They say that those wishing to experience a more traditional Malaysia should head out to the states of Terengganu and Kelantan at the peninsula’s quieter east coast. Filled with a distinctly Malay character and fringed with excellent beaches, it’s the side of Malaysia that remains relatively unknown to most travelers, save for the beach resorts at the Perhentian Islands or Redang.
As I wanted to experience something different than the usual Kuala Lumpur this time, I headed out to Kuala Terengganu, the capital of Terengganu state for a short trip. Using the excellent Tanjong Jara Resort as my base, I explored the easygoing seaside capital known for its excellent seafood and impressive mosques and found it filled with interesting places and worthwhile as a destination in its own right.
I started my exploration of the city at the Tengku Tengah Zaharah Mosque, also known as the Floating Mosque. An enchanting structure at the city outskirts, it is called as such due to its picturesque setting around a man-made lagoon. It’s especially wonderful to see early in the morning when the wind isn’t as strong to disrupt the water’s serenity and stillness.
From there, I ventured to the city center of Kuala Terengganu, a maze of streets lined with shophouses at various states of disrepair, mosques, the odd palace as well as modern shopping malls. Despite its location in the Malay peninsula’s less populous east coast, Terengganu is a well-developed city with skyscrapers, hip cafes and fine-dining restaurants.
After obtaining my bearings at the center, I decided to start at the Pasar Besar Payang – the main market of the city. I wandered past the colorful stalls selling traditional Malay clothing, assortments of snack items and exotic fruits to end up at Jalan Kampung Cina or which traditionally marks the start of Kuala Terengganu’s Chinatown. Unlike other major cities in Malaysia, Terengganu’s Chinese minority is small in number which means that the Chinese quarter here only spans one street.
That being said, it’s a living and authentic Chinatown. Crumbling but charming shophouses line Jalan Kampung Cina and the commercial establishments inside range from Chinese eateries to westernized cafes, indicating that hipster coffee culture has also found its way into this part of the country.
Past the few attractions around the city center, the bulk of the city’s tourist spots aren’t really within walking distance. After having my fill of downtown Kuala Terengganu, I ventured to Pulau Duyong to see ships being made. There wasn’t much shipbuilding activity when I arrived, perhaps due to Ramadan or because I arrived close to prayer time. Because of this, I left after a few minutes and headed to Muzium Negeri Terengganu or the Terengganu State Museum.
While the city has many impressive monuments, the one building that constantly makes its way into brochures is the Terengganu State Museum. Built in traditional Terengganu Malay style called rumah tele, I found it as pleasant admiring it from the outside as I did checking out the exhibits inside. At 27 hectares, it is not only the largest museum in Malaysia but also the largest in Southeast Asia. During my visit, I found galleries linked to Malay and Terengganu culture alongside non-cultural ones. I even found a gallery dedicated to human organs inside!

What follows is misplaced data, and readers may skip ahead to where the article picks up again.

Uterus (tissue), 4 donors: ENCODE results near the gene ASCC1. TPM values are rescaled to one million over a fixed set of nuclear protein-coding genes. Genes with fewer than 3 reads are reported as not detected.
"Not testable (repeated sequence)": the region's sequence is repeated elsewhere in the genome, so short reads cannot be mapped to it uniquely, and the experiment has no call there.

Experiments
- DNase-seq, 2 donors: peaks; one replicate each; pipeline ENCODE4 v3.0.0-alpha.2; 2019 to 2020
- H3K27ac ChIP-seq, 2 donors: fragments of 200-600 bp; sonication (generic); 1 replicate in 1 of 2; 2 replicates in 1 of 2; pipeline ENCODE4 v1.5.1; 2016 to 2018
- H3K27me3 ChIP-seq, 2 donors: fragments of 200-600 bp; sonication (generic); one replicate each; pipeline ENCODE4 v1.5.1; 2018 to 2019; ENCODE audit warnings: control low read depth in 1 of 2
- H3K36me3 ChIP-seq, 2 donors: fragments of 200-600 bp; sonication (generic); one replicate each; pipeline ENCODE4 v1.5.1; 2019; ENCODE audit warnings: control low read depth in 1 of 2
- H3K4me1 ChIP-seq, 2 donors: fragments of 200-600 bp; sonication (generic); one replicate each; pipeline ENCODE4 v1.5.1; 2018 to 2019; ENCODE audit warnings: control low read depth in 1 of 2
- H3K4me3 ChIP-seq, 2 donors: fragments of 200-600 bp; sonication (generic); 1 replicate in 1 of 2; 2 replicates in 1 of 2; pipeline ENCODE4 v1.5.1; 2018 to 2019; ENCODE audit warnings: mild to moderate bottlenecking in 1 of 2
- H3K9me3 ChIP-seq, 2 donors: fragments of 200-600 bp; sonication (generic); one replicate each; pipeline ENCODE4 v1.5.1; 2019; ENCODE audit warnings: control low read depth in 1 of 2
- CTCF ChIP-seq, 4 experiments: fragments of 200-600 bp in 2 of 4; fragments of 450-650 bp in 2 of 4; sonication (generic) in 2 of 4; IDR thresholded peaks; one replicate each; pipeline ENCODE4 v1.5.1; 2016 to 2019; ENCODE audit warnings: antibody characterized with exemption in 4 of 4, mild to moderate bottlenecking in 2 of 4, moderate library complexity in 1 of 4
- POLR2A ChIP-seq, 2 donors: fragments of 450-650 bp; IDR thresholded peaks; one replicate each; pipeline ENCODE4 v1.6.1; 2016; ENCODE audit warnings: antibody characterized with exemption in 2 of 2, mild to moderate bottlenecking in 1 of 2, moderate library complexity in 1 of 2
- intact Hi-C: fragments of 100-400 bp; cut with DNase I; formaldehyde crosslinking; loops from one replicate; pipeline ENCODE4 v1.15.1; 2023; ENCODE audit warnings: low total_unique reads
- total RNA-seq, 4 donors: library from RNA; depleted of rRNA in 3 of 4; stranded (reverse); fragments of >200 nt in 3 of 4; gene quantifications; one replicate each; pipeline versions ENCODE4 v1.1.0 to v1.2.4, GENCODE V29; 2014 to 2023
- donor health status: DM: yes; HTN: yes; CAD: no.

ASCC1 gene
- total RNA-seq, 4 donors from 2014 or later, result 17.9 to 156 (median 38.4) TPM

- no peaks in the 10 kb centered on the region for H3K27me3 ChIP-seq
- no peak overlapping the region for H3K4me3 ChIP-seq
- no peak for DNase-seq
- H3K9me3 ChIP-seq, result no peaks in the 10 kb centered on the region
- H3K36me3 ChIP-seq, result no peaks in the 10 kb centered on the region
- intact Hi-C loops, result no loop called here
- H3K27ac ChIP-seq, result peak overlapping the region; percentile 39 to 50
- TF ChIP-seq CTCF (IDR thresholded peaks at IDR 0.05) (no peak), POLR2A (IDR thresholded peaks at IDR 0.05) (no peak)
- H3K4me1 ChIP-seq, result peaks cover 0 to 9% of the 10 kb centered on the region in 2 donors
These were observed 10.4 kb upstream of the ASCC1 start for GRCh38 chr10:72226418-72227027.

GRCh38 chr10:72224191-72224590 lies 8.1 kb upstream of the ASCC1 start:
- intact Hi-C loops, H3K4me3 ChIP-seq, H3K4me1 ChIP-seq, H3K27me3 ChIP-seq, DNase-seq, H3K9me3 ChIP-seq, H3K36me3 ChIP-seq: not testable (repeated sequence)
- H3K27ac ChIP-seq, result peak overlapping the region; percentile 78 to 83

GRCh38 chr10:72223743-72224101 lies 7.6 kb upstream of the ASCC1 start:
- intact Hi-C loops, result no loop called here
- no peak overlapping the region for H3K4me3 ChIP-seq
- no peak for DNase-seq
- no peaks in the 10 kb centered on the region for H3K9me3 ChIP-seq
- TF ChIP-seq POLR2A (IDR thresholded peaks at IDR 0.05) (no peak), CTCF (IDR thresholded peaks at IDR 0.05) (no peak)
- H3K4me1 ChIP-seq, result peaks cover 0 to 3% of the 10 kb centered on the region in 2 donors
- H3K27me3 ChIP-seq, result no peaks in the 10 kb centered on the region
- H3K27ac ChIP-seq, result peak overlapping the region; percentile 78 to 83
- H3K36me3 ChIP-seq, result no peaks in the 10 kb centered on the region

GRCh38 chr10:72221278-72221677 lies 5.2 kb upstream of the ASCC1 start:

A short drive from the museum is Pulau Wan Man. Relatively undeveloped until 2008, it now houses the Islamic Civilization Park as well as the Crystal Mosque or Masjid Kristal. Made of steel, glass and of course, crystal, it is the most glaring among Kuala Terengganu’s attractions.
I chanced upon the Crystal Mosque as Muslims were called for noon prayers so I had to wait around outside for a while. After that was done, the guard allowed me inside to survey the interiors which are as grand. The imam even came out to introduce himself to me.
Last on my list that day was the Islamic Civilization Park or Taman Tamadun Islam, a miniature theme park featuring some of the grandest mosques all over the world. Given my fascination with Islamic architecture, I was most excited about visiting the site. However, it was closed when I got there and all I could make out from the outside were partial views of the Taj Mahal and the Dome of the Rock in miniature.
With that, my short jaunt to Kuala Terengganu came to an end. For a relatively small city, I never expected to find such grand and majestic buildings but there they were. Despite visiting during the supposed peak dry season, I encountered at most just a handful of other tourists to this undiscovered gem. With a car, it’s possible to do all of the city’s tourist attractions in a day – except for the museum if you view each and every gallery – so there’s certainly every reason to stop here while on the way to Redang or the Perhentians.
How to Get There
Kuala Terengganu is about a 45 minutes flight from Kuala Lumpur. Airlines such as Malaysia Airlines and AirAsia fly there. Its is also possible to visit the city by land from KL where the journey will take around 7 hours or from Kota Bharu where it’s a 3 hours bus ride.